pany wholesalers call themselves “doctors.”
Whenever I bring this up, I hear from commissioned salespeople who
ask me why I hate them. I’ve actually had people come up to me after I’ve
given a speech with fire in their eyes. I’ll sit in the back of the room and ask
some earnest questions: Selling good investment and insurance products
is an honorable profession, is it not? You believe in what you’re selling,
don’t you? Are you ripping off your customers? Well then, why do you
need to label yourself a financial planner?
Here’s what they typically come around to saying: Many consumers have had bad experiences with bad commissioned salespeople, and
I don’t want my own reputation to be associated with those problems.
And, yes, many of those harmful folks are now calling themselves financial planners. They’ve fouled one nest; now they’re fouling another. These
conversations make my case better than any dialogue I’ve ever had with
I hope we don’t ever define ‘real’ planning
so precisely that we squelch the creativity
of the advisor community.
The public is so confused about financial planning. People think the service
is about managing assets. How do we educate them?
Years ago, if you said “financial planner,” a random person on the street
would word-associate: “life insurance agent.” Then it was “tax shelter
salesman.” Now it’s “asset manager.” That tells me the public takes its cue
directly from the profession.
If the majority of the people with “financial planner” on their business
cards are doing something different, that’s what the public will think the
profession does. If everybody who calls himself or herself a planner actually did planning, the public would catch on pretty quickly.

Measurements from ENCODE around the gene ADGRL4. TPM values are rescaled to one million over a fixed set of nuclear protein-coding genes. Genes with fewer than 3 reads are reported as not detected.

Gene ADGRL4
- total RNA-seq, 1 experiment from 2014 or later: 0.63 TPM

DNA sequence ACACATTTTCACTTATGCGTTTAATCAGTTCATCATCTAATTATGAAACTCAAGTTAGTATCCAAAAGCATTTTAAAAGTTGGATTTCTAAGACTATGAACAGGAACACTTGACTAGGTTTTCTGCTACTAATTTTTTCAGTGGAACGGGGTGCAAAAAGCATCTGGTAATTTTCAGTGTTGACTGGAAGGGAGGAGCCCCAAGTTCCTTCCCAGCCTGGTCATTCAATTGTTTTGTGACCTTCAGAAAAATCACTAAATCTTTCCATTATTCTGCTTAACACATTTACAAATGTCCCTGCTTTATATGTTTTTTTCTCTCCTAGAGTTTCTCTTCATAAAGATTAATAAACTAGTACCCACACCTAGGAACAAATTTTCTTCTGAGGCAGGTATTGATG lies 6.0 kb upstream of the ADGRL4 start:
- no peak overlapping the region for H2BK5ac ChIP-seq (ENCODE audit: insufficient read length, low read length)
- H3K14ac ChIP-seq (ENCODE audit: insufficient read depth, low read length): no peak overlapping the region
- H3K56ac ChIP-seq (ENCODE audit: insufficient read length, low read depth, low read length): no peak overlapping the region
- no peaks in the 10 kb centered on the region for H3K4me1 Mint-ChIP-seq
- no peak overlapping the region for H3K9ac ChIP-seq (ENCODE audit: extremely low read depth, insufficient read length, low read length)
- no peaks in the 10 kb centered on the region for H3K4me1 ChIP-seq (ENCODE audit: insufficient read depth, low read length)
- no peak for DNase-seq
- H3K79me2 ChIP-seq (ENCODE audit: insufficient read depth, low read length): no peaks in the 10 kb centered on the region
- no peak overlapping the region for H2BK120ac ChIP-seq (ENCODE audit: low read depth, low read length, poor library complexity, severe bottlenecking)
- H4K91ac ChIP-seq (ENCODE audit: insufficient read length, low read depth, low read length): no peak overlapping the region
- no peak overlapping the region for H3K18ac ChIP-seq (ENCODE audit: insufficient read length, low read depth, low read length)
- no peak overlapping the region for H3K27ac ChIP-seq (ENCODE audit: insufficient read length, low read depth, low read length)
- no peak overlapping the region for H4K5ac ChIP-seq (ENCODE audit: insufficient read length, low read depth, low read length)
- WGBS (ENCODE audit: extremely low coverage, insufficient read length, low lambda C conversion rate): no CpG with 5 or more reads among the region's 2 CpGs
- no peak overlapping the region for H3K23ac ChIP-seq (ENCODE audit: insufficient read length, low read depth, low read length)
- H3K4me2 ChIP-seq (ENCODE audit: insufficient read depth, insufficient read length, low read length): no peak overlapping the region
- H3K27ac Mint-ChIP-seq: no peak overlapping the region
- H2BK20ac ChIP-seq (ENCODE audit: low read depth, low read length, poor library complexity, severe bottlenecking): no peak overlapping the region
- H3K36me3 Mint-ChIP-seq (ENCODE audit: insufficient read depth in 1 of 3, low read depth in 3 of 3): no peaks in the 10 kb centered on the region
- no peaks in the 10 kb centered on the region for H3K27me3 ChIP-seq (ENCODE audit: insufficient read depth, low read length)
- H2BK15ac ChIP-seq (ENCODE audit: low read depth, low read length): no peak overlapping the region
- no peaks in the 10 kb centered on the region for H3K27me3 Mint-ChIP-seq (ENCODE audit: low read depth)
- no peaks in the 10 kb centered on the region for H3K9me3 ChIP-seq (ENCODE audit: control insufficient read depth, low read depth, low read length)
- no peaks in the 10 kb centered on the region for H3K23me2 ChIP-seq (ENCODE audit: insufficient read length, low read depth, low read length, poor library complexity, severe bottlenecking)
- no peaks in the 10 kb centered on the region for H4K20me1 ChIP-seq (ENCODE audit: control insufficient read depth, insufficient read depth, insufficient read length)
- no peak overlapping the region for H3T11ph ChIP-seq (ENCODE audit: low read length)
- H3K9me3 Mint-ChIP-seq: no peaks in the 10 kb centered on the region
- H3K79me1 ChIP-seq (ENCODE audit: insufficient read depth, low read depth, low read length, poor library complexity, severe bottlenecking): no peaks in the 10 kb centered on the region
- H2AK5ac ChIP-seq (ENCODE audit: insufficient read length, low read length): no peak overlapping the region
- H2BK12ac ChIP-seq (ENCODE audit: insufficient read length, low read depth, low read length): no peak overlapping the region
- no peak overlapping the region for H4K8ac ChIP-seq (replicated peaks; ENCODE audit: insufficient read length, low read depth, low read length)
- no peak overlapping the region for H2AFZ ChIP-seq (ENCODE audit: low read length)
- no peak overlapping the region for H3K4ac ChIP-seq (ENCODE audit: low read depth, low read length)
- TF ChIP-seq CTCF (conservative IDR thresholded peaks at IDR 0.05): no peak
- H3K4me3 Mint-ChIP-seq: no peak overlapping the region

But I also think advisors need to shift their communication from
“Here’s what I do” to “Here’s the benefit to you if you work with me.” The
only way I know to do that is tell stories. Redact the names, of course, but
tell success stories about clients who came to you with interesting challenges — and who, after working with you, are now on the path to success.
Those stories are not about how you helped somebody achieve a 1% additional return on his investment portfolio; they’re about real-life situations,
which are inherently more compelling.
How would we enforce the distinction between real planners and people who
are misapplying the term for marketing or other purposes?
I think you can arrive at the best way to enforce it by exploring the other
options. Should we rely on people who are posing as planners to stop if we
ask them nicely? Is there a voluntary way to make it happen? Probably not.
define financial planning and then create laws
that prevent others from using the term? I don’t
know about you, but I distrust the process. If lawmakers propose something in Congress, the brokerage industry will be handing over large bags
of cash and dictating how they want that definition to be written. Pretty soon the people I would
consider to be “real” financial planners would be
prohibited from using the term, unless they were
selling toxic mortgage pools or gathering assets
for their wirehouse.
Somewhere in the middle, I can envision a professional organization that would only allow people to become members if its credential-checking
staff is satisfied that they are doing real financial
planning. Doctors belong to the AMA. Lawyers
register with the bar. Planners would register with
this organization — and if you’re not a member,
then the public has the right to presume that
you’re not a real financial planner.
This could be a subset of an existing membership organization like NAPFA or the Financial
Planning Association; in fact, the American Institute of Certified Public Accountants has a section
devoted to people who offer personal financial
planning, which could be expanded or serve as a
model. Or the profession could form a new organization entirely.
Wouldn’t that exclude a lot of great people?
Yes, absolutely. But all professions are, by definition, exclusive. And hey, those who are not planners are free to form their own organizations: one
for professional asset managers, another for those
professional salespeople who are not fouling anybody’s nest. And maybe those who don’t qualify
for these groups can form their own umbrella
organization. I’ll even throw out a catchy working
title: The IAPIABWTITIPTCIF, The International
Association of People in the Investment Advice
Business Who Think It’s a Terrible Idea to Put
Their Clients’ Interests First. FP
Bob Veres, a Financial Planning columnist,
publishes the Inside Information newsletter
and website for advisors at bobveres.com.
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